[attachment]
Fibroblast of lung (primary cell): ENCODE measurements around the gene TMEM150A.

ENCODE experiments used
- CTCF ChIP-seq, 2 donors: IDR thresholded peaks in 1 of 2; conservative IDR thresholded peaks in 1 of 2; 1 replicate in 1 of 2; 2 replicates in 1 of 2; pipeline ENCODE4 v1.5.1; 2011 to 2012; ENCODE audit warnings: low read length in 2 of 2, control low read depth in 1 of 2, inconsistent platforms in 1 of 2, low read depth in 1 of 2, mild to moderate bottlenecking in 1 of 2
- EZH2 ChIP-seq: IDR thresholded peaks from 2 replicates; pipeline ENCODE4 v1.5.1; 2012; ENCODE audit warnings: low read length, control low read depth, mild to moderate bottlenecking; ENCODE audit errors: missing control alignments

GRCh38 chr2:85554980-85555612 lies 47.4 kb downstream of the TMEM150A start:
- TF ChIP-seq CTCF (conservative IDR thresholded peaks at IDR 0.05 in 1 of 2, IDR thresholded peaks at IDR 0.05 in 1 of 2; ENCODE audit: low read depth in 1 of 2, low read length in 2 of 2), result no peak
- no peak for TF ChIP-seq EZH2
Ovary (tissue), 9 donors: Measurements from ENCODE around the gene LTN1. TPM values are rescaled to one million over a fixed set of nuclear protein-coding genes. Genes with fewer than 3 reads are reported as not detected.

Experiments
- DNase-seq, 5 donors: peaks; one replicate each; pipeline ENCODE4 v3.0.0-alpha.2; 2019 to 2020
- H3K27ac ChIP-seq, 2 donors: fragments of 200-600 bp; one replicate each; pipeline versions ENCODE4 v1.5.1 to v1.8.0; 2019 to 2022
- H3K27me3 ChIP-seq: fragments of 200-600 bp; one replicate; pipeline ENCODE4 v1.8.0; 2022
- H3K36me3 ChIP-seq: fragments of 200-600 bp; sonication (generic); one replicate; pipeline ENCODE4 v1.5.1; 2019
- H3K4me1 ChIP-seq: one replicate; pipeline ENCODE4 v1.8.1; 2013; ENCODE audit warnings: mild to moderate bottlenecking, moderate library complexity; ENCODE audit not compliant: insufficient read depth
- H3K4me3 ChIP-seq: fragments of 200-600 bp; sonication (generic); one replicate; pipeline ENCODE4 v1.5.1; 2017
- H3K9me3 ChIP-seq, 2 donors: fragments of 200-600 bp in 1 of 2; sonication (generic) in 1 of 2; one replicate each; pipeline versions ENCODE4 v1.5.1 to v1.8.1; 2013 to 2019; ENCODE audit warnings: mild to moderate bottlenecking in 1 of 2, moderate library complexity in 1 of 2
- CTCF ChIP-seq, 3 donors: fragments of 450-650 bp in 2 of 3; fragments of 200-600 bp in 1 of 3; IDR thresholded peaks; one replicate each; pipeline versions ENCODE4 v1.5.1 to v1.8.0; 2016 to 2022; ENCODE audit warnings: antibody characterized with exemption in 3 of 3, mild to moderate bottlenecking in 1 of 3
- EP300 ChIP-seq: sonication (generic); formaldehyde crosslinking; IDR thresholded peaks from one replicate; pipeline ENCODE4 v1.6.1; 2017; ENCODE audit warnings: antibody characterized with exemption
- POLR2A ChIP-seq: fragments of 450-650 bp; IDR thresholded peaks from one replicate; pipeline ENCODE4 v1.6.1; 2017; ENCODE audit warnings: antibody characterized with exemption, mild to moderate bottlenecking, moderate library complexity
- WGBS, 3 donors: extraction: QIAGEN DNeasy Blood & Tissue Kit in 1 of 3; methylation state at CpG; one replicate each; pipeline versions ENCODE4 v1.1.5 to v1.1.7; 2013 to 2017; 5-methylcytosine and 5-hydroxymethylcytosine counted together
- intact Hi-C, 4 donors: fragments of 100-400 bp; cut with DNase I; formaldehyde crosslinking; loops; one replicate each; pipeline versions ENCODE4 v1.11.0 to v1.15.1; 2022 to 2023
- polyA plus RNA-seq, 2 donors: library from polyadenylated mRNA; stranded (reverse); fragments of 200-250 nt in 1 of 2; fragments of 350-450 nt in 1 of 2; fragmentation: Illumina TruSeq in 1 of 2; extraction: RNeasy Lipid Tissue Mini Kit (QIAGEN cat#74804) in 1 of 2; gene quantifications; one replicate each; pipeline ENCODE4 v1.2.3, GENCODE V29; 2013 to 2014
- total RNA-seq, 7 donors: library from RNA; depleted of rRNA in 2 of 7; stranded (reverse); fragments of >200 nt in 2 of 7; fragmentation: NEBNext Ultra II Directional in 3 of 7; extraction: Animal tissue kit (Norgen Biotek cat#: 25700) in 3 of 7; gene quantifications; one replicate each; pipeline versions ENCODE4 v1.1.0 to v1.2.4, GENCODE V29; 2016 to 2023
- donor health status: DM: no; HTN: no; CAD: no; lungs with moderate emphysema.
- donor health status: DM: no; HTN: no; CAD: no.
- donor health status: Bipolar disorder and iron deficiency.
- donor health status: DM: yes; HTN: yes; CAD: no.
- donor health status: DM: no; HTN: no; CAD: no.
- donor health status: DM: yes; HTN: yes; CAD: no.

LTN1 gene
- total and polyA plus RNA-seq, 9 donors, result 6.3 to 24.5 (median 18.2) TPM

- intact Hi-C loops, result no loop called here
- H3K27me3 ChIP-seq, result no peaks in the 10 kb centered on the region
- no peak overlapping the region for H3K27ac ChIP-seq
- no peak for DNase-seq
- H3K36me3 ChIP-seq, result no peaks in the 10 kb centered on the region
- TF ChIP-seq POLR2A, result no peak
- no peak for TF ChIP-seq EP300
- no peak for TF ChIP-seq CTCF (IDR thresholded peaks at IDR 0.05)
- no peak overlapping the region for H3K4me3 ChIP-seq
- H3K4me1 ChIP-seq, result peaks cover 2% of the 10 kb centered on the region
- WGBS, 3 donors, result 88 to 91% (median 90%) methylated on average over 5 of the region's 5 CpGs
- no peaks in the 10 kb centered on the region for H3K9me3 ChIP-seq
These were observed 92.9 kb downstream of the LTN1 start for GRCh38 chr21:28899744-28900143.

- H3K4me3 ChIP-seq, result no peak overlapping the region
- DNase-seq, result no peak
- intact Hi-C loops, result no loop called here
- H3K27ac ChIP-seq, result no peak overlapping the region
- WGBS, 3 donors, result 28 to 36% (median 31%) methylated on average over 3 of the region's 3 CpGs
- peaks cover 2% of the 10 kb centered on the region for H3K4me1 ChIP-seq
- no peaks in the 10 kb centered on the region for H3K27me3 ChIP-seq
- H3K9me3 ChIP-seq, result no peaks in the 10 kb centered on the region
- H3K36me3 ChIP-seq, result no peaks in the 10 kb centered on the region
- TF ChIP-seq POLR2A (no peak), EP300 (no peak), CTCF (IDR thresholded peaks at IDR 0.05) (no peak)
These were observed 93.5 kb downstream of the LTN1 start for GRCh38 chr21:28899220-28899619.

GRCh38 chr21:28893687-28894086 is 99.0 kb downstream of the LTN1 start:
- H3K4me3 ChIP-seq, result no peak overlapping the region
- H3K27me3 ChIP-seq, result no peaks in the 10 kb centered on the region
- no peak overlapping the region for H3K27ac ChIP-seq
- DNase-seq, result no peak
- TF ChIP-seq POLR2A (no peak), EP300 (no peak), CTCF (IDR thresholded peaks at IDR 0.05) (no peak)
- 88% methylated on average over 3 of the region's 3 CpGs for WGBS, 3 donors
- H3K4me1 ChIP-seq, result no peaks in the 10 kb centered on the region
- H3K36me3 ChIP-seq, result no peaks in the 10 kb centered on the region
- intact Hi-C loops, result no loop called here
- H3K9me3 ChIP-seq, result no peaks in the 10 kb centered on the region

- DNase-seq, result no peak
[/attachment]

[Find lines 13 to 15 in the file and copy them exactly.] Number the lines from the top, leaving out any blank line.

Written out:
- H3K36me3 ChIP-seq: fragments of 200-600 bp; sonication (generic); one replicate; pipeline ENCODE4 v1.5.1; 2019
- H3K4me1 ChIP-seq: one replicate; pipeline ENCODE4 v1.8.1; 2013; ENCODE audit warnings: mild to moderate bottlenecking, moderate library complexity; ENCODE audit not compliant: insufficient read depth
- H3K4me3 ChIP-seq: fragments of 200-600 bp; sonication (generic); one replicate; pipeline ENCODE4 v1.5.1; 2017